This account strains credulity. The claim that for reasons of personal enrichment or ideological convictions (sharing weapons with fellow Muslim countries as a counterweight to Western and Israeli monopoly on nuclear technology and know-how), Dr. Khan and his associates shared information and machinery is plausible. The idea that Pakistan’s military, which dominated the country’s political life for decades did not authorize — or even know about — the transfers is not. In an interview with Radio Liberty/Radio Free Europe , Duncan Lennox, a ballistic missiles specialist and the editor of Jane’s Strategic Weapon Systems said:
‘It would appear from the revelations in Pakistan that the nuclear technology of Pakistan was probably used as a barter for the ballistic-missile technology from North Korea and shared between those three other countries — [North Korea, Iran, and Libya]’…
Lennox says it is unlikely that neither Pakistan’s military nor its government would have been unaware of such a significant weapons deal — particularly since the Khan Research Laboratories also developed Pakistan’s first nuclear warhead. ‘[Khan’s confession] indicates even more strongly that the ballistic missile technology transfers agreed in 1992-93 have more to them than was thought at the beginning,’ he said. ‘It is understandable that they are linked with nuclear technology transfers. It was the Khan Research Laboratories that managed the Nodong program with North Korea and Iran and Pakistan — the ballistic missile program. And it was [Khan’s] laboratory that led Pakistan’s development program for the Gauhri missile — which is the Nodong. Therefore, it is not surprising to me that, as the same laboratory also led [Pakistan’s] nuclear program, that the two became linked.’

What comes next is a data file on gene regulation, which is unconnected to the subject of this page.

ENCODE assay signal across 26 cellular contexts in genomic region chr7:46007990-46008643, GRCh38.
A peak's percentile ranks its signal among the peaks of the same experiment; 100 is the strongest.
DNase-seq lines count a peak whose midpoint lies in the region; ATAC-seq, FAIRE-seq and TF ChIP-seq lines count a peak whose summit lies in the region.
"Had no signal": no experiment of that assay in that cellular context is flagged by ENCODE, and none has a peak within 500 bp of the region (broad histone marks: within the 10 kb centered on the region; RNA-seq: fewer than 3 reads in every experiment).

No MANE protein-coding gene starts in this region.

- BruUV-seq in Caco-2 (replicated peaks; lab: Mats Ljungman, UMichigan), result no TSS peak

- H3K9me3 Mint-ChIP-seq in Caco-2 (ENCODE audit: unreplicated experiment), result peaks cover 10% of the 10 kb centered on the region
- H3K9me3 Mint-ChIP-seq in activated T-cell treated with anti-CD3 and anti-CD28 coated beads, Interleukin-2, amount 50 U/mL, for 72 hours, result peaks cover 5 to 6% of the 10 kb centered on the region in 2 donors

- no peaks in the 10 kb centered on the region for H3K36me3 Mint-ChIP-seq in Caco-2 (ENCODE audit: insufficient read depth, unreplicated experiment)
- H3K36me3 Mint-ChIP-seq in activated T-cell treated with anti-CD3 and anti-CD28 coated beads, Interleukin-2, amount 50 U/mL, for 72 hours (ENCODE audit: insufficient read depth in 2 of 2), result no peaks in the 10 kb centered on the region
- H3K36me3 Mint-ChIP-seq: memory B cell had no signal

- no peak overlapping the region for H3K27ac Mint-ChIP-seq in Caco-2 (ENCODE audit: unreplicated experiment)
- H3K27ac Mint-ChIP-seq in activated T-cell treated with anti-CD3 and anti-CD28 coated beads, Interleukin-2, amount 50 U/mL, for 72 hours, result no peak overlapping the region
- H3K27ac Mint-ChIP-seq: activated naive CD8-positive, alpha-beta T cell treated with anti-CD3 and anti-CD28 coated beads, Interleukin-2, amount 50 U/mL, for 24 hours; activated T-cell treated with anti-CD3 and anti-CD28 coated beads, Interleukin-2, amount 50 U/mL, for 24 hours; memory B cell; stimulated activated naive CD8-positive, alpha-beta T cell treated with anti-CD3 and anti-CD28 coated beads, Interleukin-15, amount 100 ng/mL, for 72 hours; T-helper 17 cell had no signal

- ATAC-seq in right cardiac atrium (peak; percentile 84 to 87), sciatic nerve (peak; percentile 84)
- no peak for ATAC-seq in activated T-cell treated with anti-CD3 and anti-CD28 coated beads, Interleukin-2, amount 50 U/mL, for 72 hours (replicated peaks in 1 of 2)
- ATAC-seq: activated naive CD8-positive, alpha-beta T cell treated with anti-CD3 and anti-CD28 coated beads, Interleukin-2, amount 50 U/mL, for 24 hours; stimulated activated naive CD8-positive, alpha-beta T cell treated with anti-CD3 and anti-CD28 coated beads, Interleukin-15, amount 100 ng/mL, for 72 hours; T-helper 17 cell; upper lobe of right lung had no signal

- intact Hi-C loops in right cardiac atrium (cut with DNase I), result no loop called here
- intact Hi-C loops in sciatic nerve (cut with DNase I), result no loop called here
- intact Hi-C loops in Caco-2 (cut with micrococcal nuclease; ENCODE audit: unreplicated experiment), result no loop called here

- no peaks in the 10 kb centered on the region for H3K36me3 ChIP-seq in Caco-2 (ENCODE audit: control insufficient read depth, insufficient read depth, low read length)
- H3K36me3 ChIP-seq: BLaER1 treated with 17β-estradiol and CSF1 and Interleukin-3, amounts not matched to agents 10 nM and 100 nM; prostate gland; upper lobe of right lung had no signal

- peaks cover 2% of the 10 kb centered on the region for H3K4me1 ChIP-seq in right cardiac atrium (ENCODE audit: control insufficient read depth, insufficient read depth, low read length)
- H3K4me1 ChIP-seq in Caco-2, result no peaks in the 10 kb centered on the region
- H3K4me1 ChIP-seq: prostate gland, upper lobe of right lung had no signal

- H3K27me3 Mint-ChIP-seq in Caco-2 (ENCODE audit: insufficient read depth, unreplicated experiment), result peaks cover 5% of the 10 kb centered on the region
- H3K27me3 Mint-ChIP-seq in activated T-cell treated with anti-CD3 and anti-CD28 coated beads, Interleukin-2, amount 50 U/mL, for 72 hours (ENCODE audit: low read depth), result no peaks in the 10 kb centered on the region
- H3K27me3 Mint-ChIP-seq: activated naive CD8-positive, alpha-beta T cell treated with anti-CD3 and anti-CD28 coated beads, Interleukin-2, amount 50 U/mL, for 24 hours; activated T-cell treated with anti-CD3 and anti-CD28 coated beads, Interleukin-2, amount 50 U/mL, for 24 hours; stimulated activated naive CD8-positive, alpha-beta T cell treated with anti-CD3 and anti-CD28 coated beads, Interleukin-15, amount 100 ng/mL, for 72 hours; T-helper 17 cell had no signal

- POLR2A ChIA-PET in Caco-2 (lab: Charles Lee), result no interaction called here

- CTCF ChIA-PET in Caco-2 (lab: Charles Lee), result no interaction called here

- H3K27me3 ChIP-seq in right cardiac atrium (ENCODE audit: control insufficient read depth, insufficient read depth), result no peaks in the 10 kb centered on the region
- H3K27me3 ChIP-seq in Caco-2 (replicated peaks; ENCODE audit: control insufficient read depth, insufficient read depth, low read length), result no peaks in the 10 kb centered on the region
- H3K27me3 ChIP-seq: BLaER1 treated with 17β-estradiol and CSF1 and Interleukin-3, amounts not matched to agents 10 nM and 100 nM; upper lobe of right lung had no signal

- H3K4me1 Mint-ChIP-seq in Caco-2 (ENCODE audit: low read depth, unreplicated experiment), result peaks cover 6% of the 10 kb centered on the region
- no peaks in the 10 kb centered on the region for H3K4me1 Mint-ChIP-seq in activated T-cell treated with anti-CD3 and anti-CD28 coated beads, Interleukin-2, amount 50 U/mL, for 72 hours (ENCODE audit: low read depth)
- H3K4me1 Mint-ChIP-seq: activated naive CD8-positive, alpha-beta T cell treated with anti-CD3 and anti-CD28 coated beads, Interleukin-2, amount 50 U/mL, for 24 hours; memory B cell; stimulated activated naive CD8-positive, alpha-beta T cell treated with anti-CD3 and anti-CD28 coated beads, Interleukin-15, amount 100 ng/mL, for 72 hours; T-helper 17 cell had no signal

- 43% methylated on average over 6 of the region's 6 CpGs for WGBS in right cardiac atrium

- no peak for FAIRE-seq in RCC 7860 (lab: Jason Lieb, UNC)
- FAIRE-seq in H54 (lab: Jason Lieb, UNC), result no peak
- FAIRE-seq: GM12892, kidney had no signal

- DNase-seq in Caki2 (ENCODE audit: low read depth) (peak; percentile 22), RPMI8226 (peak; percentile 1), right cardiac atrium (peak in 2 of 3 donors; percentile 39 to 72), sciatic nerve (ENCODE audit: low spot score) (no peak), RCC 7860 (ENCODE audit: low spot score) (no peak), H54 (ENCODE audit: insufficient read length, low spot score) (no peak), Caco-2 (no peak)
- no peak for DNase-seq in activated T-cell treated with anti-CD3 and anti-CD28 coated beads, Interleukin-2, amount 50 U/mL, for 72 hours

The government’s defense is that there have been no transgressions starting February 2000, when the National Command Authority, on the authorization by General Musharraf took over the supervision of the country’s nuclear program. Before then, we are led to presume that the scientists successfully fooled the military and a decade of security breaches passed unnoticed.
As unlikely as these claims are, the U.S. will probably go along with whatever face-saving, diplomatic explanation General Musharraf will improvise. Consider Tuesday’s White House briefing, at which Scott McClellan, the White House press secretary, said that:
‘President Musharraf has assured us that Pakistan was not involved in any kind of proliferation — I’m talking about the government of Pakistan. We value those assurances. The ongoing investigation into these proliferation issues by the government of Pakistan is a sign of how strongly Pakistan takes that commitment.’
Then came the following exchange with a reporter:
Q: “Again, are you taking his assurances on faith?”
MR. McCLELLAN: “No, I said, we value his assurances.”
Q: “But are you taking them on faith, or do you have independent evidence to back up that what he’s saying is true?”
MR. McCLELLAN: “Well, I think that I would leave it the way I did. We value his assurances.”
Expect no bombs, diplomatic or otherwise, to fall upon Islamabad.